In 2015, sharia-compliant funds suffered their worst sales in four years. Some blame a lack of innovation for the poor growth of the sector. Sharmila Devi
The Middle East is traditionally seen as a core market for Islamic finance, so the recent poor performance in the region’s stock markets has been a constraint on the sector’s growth.
Despite some bright spots, such as the increasingly accessible Saudi Arabian market, many challenges remain, including a shortage of Islamic investment instruments and concerns over standardisation and interpretation of scholarly rulings in different jurisdictions.
In light of the difficult year faced by the Islamic finance sector in 2015, what can investors and fund companies expect in the coming 12 months?
The Dow Jones Islamic Market World index ended last year down 2.2% and the S&P Global BMI Shariah was down 1.7%. Compared to conventional indices, this performance was not bad. Both indices outperformed their conventional counterparts by around two percentage points.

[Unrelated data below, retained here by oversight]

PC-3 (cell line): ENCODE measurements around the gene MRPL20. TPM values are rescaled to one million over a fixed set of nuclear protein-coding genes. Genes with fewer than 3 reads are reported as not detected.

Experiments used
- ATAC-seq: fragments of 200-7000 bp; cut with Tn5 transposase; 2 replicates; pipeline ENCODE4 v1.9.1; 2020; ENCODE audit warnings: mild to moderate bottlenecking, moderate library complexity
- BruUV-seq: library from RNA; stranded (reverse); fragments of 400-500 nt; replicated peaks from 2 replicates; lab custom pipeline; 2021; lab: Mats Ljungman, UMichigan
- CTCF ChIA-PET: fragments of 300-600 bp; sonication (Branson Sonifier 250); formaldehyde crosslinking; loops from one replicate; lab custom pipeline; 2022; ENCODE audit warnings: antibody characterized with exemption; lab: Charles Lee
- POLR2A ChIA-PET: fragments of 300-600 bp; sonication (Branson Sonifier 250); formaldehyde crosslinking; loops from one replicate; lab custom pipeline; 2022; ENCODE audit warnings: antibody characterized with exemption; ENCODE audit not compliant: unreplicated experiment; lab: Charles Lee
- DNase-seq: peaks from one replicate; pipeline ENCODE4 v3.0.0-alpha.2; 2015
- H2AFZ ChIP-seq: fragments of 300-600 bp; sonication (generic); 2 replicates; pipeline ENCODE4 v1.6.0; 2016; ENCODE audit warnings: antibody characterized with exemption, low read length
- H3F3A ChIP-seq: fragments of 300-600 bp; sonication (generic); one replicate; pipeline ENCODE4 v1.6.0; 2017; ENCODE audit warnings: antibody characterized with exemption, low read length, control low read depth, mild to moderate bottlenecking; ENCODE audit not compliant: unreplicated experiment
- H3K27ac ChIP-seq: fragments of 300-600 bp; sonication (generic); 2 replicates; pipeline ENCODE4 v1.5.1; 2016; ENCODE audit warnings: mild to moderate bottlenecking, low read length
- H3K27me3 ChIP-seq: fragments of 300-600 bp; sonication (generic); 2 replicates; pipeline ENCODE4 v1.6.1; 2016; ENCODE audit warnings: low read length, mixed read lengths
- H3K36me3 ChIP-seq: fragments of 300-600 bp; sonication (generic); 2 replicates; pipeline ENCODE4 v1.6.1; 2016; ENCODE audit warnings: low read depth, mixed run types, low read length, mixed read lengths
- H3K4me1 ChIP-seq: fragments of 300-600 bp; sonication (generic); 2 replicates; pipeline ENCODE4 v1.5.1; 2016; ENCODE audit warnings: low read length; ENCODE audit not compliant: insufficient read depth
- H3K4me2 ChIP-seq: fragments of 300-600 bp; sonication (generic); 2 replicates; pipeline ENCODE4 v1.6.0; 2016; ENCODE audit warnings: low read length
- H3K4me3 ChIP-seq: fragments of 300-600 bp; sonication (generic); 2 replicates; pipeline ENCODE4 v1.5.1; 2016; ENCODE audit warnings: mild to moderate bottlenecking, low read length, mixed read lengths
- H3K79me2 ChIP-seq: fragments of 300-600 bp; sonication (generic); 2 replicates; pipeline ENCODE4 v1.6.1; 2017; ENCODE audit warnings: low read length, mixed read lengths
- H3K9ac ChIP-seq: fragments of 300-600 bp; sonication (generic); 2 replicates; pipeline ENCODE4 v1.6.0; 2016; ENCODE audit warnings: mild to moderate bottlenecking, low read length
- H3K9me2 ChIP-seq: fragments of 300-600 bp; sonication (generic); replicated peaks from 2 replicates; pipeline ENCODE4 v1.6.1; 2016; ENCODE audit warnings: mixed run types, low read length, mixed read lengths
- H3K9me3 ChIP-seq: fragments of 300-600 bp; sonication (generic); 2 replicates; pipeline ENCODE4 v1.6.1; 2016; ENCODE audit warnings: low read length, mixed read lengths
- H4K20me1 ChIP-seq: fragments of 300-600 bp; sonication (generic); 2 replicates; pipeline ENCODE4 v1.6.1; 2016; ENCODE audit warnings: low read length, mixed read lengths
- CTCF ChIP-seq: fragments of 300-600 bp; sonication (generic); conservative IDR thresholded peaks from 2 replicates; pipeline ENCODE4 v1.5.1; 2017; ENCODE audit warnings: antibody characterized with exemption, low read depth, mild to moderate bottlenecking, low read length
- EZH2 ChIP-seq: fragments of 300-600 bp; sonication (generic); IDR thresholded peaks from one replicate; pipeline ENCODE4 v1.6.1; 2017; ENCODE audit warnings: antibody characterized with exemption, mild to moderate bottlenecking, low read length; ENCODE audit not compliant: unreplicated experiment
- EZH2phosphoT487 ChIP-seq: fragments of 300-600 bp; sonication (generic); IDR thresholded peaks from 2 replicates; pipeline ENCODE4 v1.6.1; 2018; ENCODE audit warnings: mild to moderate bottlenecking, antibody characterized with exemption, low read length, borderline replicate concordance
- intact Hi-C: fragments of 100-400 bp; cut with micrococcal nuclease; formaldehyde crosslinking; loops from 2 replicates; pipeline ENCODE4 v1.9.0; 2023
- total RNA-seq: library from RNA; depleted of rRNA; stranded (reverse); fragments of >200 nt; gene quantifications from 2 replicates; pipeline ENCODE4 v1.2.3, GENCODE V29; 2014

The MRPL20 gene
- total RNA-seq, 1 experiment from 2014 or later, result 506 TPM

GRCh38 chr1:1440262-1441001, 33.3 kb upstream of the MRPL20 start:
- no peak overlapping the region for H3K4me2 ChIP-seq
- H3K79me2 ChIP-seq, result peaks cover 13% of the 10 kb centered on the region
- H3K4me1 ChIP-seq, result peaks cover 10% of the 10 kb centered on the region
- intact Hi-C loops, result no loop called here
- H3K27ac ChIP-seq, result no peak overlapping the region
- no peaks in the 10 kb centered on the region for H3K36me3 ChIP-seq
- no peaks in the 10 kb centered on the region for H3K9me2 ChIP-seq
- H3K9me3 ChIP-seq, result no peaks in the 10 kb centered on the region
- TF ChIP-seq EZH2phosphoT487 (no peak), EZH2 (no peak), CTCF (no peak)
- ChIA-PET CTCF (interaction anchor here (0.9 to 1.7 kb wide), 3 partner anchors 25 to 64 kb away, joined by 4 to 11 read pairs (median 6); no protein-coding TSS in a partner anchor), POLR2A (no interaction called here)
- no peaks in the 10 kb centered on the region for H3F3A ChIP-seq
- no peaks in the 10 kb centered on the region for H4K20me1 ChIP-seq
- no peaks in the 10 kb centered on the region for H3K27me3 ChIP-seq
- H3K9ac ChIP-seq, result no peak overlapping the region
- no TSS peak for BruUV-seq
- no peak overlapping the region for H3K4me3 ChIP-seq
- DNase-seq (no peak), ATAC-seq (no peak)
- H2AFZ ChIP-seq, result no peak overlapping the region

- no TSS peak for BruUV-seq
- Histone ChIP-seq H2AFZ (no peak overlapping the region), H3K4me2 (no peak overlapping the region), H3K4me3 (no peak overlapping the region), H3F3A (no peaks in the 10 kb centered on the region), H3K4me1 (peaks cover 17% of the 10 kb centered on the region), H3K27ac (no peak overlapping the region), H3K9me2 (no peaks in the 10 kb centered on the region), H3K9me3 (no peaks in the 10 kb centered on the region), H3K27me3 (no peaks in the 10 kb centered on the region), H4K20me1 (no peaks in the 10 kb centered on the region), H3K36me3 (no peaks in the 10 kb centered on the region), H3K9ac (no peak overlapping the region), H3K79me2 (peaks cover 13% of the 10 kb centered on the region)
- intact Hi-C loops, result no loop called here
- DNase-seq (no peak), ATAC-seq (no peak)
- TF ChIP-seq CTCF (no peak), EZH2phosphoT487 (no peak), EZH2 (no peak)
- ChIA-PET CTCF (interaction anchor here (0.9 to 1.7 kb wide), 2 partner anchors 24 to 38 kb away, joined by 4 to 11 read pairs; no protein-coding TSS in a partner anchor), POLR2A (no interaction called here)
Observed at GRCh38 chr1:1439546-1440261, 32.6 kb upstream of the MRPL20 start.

Yet sharia-compliant funds nevertheless suffered their worst sales in four years. Just $584 million was invested in sharia-compliant funds globally last year, compared with almost $2.4 billion in 2014, according to research firm Morningstar. Such figures are sobering for the $60 billion Islamic fund industry, which, as recently as 2013, was growing at a rate of 10% a year.
According to Harris Irfan, author of the book Heaven’s Bankers: Inside the Hidden World of Islamic Finance, banks are partly to blame for the lack of appetite for Islamic finance.